“But whatever things were gain to me, those things I have counted as loss for the sake of Christ. More than that, I count all things to be loss in view of the surpassing value of knowing Christ Jesus my Lord, for whom I have suffered the loss of all things, and count them but rubbish so that I may gain Christ, and may be found in Him, not having a righteousness of my own derived from the Law, but that which is through faith in Christ, the righteousness which comes from God on the basis of faith, that I may know Him and the power of His resurrection and the fellowship of His sufferings, being conformed to His death; in order that I may attain to the resurrection from the dead.” Philippians 3:7-11
One of the greatest things about Jesus is that He is not some dictator-like God who demands to be followed and leads from a high pedestal. Jesus came not as a power-hungry, political war hero — Jesus came as a humble servant Who was meek and lowly in heart.
Philippians 2 goes into great detail about how to live and love like Jesus as we serve Him. Here are a few highlights:
This list may have stung just a bit. That is because, in some way or another, we have all failed at serving and leading the way we were meant to. It is because we often miss that the greatest leadership quality we can have is humility. But humility is so hard because to be prideful is our human nature.
Pride says “I can do this on my own. I know how to lead a ministry without anyone’s help. Why do I need to pray anyway?”
Humility says “I can’t do this on my own. I need to make serving more about people and less about tasks. I need Jesus every single moment of every day to do anything of value.”
To be humble means admitting you need Jesus, point-blank. Scripture says that God resists the proud but gives grace to the humble! Oftentimes we aren’t as “successful” in our ministries and serving because we are operating with pride in our hearts. Ouch.
To serve in the Kingdom means to serve with a heart of humility and to be a servant leader. This type of leadership means we do not just dictate people around us and lead from a high pedestal, it means we do life alongside people — right in the mud and muck of their struggles and sin. It wasn’t some sort of political power that made Jesus a great leader — it was His humility, empathy, and servant leadership that made Him the greatest leader of all time.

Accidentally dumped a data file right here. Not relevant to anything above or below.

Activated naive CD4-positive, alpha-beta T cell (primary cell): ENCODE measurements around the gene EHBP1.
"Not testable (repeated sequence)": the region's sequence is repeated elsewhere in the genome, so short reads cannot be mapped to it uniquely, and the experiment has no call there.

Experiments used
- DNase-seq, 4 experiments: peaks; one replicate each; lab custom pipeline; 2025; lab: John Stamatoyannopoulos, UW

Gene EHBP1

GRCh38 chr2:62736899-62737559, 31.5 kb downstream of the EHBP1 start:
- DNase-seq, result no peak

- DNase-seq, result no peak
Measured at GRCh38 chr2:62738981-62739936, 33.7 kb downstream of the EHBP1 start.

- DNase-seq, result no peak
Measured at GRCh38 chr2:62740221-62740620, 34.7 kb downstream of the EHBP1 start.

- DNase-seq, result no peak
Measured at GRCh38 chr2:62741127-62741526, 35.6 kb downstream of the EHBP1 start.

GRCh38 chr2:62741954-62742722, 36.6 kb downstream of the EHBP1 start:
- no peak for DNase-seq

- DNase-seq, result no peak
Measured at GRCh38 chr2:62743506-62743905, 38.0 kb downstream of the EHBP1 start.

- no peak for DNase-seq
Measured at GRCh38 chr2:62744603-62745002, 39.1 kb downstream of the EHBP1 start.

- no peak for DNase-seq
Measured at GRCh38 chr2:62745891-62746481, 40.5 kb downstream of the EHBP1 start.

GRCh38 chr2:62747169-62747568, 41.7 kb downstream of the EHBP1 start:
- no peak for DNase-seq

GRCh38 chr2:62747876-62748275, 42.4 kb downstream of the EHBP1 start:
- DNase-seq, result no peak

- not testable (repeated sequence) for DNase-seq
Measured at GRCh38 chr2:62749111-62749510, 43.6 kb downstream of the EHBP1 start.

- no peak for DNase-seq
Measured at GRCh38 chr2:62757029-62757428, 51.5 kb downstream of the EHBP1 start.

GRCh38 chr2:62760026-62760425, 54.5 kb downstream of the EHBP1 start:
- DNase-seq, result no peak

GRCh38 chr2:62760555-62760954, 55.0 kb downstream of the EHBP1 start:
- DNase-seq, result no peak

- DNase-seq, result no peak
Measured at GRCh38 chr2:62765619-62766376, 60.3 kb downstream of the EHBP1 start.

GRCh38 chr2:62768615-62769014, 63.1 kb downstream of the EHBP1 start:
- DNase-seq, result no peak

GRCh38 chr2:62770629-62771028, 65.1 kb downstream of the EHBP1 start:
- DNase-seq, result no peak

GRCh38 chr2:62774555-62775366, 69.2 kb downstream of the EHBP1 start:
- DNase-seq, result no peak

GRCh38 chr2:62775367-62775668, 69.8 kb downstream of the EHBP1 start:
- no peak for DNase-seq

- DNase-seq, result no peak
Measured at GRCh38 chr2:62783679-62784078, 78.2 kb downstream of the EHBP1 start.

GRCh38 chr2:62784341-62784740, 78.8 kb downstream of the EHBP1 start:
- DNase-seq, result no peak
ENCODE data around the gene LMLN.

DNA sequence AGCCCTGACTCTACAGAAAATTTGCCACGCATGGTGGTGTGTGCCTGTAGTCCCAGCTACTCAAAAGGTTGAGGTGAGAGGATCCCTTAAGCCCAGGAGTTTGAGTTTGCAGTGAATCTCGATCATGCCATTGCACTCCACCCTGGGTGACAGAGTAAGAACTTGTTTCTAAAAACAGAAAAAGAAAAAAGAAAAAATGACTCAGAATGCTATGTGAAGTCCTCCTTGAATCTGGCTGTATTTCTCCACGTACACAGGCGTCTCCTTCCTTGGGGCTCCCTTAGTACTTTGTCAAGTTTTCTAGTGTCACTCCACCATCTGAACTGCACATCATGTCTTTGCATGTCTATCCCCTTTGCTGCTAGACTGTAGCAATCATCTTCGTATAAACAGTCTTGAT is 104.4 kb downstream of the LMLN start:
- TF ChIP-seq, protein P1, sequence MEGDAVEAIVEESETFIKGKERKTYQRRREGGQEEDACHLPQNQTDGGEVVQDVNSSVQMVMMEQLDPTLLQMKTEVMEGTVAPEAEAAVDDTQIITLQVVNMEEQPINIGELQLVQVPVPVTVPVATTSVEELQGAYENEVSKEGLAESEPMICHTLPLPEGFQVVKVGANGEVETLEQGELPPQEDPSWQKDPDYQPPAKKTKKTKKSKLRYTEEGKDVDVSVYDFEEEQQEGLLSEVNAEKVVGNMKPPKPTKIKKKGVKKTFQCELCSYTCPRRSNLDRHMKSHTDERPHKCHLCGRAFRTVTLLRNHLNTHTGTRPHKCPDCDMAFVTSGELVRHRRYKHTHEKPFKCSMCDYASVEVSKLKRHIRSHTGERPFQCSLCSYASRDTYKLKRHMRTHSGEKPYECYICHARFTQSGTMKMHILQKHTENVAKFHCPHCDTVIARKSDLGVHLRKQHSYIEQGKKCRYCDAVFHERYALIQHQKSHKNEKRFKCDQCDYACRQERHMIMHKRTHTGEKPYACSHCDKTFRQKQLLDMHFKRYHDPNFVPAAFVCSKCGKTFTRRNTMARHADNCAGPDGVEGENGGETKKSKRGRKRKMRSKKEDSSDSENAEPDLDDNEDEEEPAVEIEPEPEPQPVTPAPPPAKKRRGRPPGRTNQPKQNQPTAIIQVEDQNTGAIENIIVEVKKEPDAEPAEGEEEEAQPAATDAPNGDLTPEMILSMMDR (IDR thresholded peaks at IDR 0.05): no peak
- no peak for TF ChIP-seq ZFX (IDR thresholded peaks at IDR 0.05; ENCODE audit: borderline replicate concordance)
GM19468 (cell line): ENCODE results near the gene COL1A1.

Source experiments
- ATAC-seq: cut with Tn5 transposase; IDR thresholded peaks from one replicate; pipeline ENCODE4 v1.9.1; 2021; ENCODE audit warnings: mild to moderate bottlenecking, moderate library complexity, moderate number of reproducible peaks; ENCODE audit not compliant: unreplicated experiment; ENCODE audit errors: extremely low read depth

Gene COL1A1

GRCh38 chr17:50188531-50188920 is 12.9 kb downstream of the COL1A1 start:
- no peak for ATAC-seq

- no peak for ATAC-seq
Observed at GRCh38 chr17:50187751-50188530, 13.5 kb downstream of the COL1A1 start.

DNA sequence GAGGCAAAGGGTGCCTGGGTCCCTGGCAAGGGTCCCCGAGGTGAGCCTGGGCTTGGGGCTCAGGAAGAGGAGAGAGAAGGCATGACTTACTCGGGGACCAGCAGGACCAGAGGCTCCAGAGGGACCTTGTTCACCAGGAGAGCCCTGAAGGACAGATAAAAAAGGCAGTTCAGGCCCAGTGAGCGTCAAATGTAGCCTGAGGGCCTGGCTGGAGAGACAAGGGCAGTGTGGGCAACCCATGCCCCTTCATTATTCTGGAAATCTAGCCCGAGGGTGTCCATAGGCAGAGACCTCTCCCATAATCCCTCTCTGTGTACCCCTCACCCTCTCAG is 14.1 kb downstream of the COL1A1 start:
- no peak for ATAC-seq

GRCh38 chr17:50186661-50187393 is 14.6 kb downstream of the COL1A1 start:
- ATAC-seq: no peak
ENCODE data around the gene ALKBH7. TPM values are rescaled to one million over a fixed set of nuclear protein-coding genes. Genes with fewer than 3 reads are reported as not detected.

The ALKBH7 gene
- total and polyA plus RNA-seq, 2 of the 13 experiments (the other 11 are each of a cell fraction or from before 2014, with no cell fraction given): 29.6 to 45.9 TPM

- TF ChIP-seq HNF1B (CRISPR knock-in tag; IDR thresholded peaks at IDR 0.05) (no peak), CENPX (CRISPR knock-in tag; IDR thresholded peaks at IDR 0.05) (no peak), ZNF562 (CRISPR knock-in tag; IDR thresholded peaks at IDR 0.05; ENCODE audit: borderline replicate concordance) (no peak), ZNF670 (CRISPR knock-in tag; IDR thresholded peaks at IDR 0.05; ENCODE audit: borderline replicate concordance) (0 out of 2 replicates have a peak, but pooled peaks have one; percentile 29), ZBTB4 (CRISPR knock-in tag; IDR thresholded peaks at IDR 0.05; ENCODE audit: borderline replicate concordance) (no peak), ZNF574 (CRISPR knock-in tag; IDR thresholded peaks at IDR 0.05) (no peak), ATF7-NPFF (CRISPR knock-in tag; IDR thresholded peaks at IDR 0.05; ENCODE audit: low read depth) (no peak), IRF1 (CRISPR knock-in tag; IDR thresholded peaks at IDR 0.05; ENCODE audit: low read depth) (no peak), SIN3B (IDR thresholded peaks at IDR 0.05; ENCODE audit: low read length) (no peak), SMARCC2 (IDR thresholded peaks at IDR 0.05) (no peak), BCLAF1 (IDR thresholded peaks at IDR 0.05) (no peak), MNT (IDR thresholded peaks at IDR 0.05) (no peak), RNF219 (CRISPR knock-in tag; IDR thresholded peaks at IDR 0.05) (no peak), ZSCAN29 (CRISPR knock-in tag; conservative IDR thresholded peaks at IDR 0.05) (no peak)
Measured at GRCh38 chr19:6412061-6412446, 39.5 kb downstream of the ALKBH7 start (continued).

When we choose to model Jesus’ way of leadership, we will have a far greater impact in the world as we seek to bring people to know the goodness of God and “recruit” more disciples for Jesus.
When you step into the deployment aspect of engagement, this is truly where you become a “doer of the word” rather than just a hearer, as the Book of James puts it. This is where all of the things you know about Jesus are put into action and you begin to step into a new level of discipleship and service. The beautiful thing is that Jesus supplies all of our needs and equips us for the work of the ministry.
There are five major “roles” in ministry:
These specific gifts differ from other gifts of the Holy Spirit (e.g. Hospitality, healing, words of wisdom, miracles, etc.) and specifically exist to “equip the saints for service and building up of the Body of Christ” Ephesians 4:12. These 5 roles are often referred to as the Five-Fold Ministry.
Each and every believer in Jesus has a gift from the Holy Spirit, but not every person is gifted with the same gift. This is what makes the Body of Christ so important — we need each other! That is why the church is not just one person, it is a community of people who all work together to spread the Kingdom and make disciples of the nations.
One of the greatest joys in following Jesus is using the gifts He has given you to point people back to Him. As you grow in the love of God, you will begin to discover gifts from Him “who gives generously to all without finding fault” (James 1:5) and whose "gifts and call are irrevocable” (Romans 11:29).
The last level of engagement is not so much as the final step on a list, but the last aspect of the overall engagement cycle. As you step into a new level of leadership, you are compelled to not only engage more people but lead them to Jesus. This emphasis on relationships in the deployment level leads you right back to the start where you can use your gifts in media, teaching, writing, and more to engage those hungry for hope.
Engagement is not just a hot button concept that begins and ends with a few comments on a social media post. Engagement is a lifelong process that brings us to a place where we discover who Jesus is, go deeper in our relationship with Him, and invite others to do the same.